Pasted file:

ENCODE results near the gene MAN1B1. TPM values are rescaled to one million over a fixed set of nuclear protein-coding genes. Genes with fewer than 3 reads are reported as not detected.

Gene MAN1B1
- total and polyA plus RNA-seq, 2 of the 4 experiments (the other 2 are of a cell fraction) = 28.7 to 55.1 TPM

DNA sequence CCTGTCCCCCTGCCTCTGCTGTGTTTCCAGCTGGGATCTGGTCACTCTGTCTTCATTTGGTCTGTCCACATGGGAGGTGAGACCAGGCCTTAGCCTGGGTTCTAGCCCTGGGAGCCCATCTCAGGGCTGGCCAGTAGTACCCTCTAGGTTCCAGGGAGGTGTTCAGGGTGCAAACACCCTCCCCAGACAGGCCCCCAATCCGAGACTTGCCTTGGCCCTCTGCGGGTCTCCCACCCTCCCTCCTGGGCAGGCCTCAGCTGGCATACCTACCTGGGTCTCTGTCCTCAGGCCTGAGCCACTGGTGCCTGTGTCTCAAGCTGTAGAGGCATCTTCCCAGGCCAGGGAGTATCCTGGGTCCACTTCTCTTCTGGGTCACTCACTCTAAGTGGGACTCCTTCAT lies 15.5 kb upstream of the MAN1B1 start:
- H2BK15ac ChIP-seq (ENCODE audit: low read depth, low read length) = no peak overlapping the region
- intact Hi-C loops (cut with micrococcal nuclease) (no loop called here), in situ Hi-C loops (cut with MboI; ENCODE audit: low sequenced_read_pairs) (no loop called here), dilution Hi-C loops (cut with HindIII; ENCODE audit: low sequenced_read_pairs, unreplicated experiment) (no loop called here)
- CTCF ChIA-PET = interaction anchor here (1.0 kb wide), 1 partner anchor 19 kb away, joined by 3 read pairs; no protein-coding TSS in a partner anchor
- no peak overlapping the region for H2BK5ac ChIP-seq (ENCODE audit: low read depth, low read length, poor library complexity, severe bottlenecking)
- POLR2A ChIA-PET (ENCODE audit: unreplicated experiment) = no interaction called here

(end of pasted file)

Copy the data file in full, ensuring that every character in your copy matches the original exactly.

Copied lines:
ENCODE results near the gene MAN1B1. TPM values are rescaled to one million over a fixed set of nuclear protein-coding genes. Genes with fewer than 3 reads are reported as not detected.

Gene MAN1B1
- total and polyA plus RNA-seq, 2 of the 4 experiments (the other 2 are of a cell fraction) = 28.7 to 55.1 TPM

DNA sequence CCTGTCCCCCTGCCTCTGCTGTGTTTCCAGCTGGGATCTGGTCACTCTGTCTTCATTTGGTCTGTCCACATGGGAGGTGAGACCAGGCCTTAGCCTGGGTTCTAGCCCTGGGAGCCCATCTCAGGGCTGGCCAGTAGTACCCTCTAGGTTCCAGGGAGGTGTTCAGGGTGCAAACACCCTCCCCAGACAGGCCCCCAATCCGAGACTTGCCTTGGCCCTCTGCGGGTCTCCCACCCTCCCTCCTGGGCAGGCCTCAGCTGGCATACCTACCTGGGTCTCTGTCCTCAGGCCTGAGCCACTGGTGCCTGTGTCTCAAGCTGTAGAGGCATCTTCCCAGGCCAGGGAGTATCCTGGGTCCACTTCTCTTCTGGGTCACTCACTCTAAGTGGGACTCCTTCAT lies 15.5 kb upstream of the MAN1B1 start:
- H2BK15ac ChIP-seq (ENCODE audit: low read depth, low read length) = no peak overlapping the region
- intact Hi-C loops (cut with micrococcal nuclease) (no loop called here), in situ Hi-C loops (cut with MboI; ENCODE audit: low sequenced_read_pairs) (no loop called here), dilution Hi-C loops (cut with HindIII; ENCODE audit: low sequenced_read_pairs, unreplicated experiment) (no loop called here)
- CTCF ChIA-PET = interaction anchor here (1.0 kb wide), 1 partner anchor 19 kb away, joined by 3 read pairs; no protein-coding TSS in a partner anchor
- no peak overlapping the region for H2BK5ac ChIP-seq (ENCODE audit: low read depth, low read length, poor library complexity, severe bottlenecking)
- POLR2A ChIA-PET (ENCODE audit: unreplicated experiment) = no interaction called here